Finding of No Significant Impact - Shallow Water Oyster Restoration in Harris Creek Oyster Sanctuary, Maryland

Published March 20, 2014
Expiration date: 4/21/2014

The Baltimore District of the U.S. Army Corps of Engineers (USACE-Baltimore) is proposing to extend oyster reef restoration into shallower water depths than has previously been performed by the USACE. Previously, National Environmental Policy Act (NEPA) documentation evaluated the impacts of oyster reef restoration at water depths that maintain at least an 8 foot water column above restored reefs, including many proposed sites in Harris Creek. Currently, 1 foot of material is placed on the bottom to restore reef habitat which limits restoration to water depths greater than 9 ft mean lower low water (MLLW). USACE has prepared a supplemental Environmental Assessment (EA) evaluating impacts of expanding oyster restoration and rehabilitation activities for reef bar construction and seeding by USACE into water depths between 6–9 ft. This would maintain at least a 5 foot water column above restored reefs within the Harris Creek oyster sanctuary. The USACE proposed action evaluated in the supplemental environmental assessment is part of a larger multi-agency restoration in Harris Creek, and the Maryland Department of Natural Resources (MDNR) has previously received a permit from The Regulatory Branch of USACE-Baltimore (CENAB-OP-RMN (MD DNR Fisheries/Harris Creek/Oyster Restoration/Alternate Materials & Oyster Shell) 2012-61332-M24) to construct all the sites being evaluated (74 acres across 34 sites).

In 1996, USACE-Baltimore District produced a report entitled Chesapeake Bay Oyster Recovery Project, Maryland that identified six Oyster Recovery Areas (ORA’s) including the Choptank River complex. Three years later, a 1999 supplemental EA was conducted to evaluate the impacts associated with constructing 18 acres of seed bar habitat in Eastern Bay located in Queen Anne’s County, Maryland. In May 2002, the Baltimore District prepared an additional decision document to include project construction beyond 2000 and to increase the total project cost. This construction, known as Phase II, continues today. In May 2009, the Baltimore District completed a separate stand-alone EA that evaluated the use of alternate substrate materials for constructing reef habitat due to the shortage of fossilized shell entitled Chesapeake Bay Oyster Restoration Using Alternate Substrate, Maryland.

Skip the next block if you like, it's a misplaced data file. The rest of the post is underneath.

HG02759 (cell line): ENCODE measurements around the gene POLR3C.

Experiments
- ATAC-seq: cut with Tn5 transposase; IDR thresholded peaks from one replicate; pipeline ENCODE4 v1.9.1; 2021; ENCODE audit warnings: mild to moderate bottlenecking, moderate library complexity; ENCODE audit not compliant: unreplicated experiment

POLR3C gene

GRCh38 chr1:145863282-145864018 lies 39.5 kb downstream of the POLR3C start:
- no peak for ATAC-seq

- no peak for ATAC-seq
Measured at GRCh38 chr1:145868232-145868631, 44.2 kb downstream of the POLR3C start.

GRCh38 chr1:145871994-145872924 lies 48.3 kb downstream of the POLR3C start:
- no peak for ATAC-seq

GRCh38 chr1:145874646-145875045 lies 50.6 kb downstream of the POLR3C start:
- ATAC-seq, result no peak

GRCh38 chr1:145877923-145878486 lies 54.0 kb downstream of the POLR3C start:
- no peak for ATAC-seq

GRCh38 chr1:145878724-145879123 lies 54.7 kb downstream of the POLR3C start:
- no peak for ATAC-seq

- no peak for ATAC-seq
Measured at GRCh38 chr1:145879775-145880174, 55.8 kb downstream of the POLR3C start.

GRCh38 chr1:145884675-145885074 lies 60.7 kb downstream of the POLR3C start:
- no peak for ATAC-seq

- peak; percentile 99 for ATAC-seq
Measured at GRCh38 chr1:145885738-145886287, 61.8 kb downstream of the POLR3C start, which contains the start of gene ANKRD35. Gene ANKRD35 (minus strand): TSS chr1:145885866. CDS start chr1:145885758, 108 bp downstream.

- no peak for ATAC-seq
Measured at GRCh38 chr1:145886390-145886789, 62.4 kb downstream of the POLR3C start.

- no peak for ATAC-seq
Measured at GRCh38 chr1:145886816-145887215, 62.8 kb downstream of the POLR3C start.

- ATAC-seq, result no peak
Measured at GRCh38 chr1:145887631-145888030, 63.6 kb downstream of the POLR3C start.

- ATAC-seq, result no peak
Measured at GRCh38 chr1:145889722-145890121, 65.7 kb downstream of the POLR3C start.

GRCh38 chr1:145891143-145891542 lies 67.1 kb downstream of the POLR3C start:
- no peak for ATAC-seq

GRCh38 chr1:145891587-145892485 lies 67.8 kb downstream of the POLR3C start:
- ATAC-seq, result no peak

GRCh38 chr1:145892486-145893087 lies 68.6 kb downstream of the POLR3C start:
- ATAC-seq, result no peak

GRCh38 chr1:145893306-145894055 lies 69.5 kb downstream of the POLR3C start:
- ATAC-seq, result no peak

The Supplemental EA was prepared in accordance with the provisions of NEPA of 1969, as amended. Potential impacts from the proposed action were assessed with regard to the physical, chemical, and biological characteristics of the aquatic and terrestrial ecosystem, endangered and threatened species, hazardous and toxic materials, aesthetics and recreation, cultural resources, commercial and recreational fishing, boating and navigation, other waterway uses, and the general needs and welfare of the public. This EA documents the overall effects of the proposed action and finds that there will be minor, temporary impacts during construction to benthic organisms, local turbidity, recreational and commercial fishermen, fish (eggs, larval, and juvenile stages), noise, and aesthetics for residents. Specific attention was given to potential impacts to navigation by reducing the navigational clearance from 8 to 5 ft MLLW. MDNR completed a waterways assessment, input was provided by the United States Coast Guard, and USACE-Regulatory screened all sites through the MDNR permitting process. Any sites that posed a problem for navigation were eliminated. Another primary concern was the potential impact the use of alternate substrates (stone) may pose for commercial crabbers who use trotlines. To minimize potential impacts, input from commercial crabbers was sought through public outreach. Further, the use of granite for reef restoration is minimized and many stone sites will have mixed shell placed on top of the stone to reduce the potential for the stone to catch trotlines.

In accordance with Section 404 of the Clean Water Act, a Section 404(b)(1) analysis was conducted for the proposed action. The analysis determined that expanding oyster restoration into shallower waters would not result in negative impacts to the aquatic environment. On June 10, 2013 USACE (Baltimore Operations Division) signed a FONSI and issued a permit under Section 10 of the Rivers and Harbors Act and Section 404 of the Clean Water Act to allow MDNR to restore 136 acres of shallow water oyster reef habitat (between 6 – 9 ft MLLW) in Harris Creek (Permit #2012-61332-M24). MDNR also received a Wetlands License from the Maryland Board of Public Works (12-WL-131) and a Water Quality Certificate from the Maryland Department of the Environment to perform the shallow water reef restoration. Subsequently, MDNR has decided to restore a portion, 62 acres of the permitted project. This EA is specific to the remaining 74 acres and work will be completed under MDNR’s Water Quality Certificate.

Upon reviewing the EA, I find that the potential negative impacts to benthic and open water habitat associated with the implementation of the project will occur over a small area and will be short-term. The project will produce a net beneficial impact to the environment through the creation of habitat for oysters and other species associated with oyster communities and does not constitute a major Federal action significantly affecting the quality of the human environment. Based upon this finding, preparation of an Environmental Impact Statement (EIS) is not required.

Public comment period: Mar. 20, 2014 to Apr. 21, 2014. 

Written comments may be submitted by mail, postmarked no later than  Apr. 21, 2014 at the following address: U.S. Army Corps of Engineers, ATTN: Angela Sowers, Rm. 11600, 10 South Howard St., Baltimore, MD 21201; or by e-mail to For more information, please call 410-962-7440.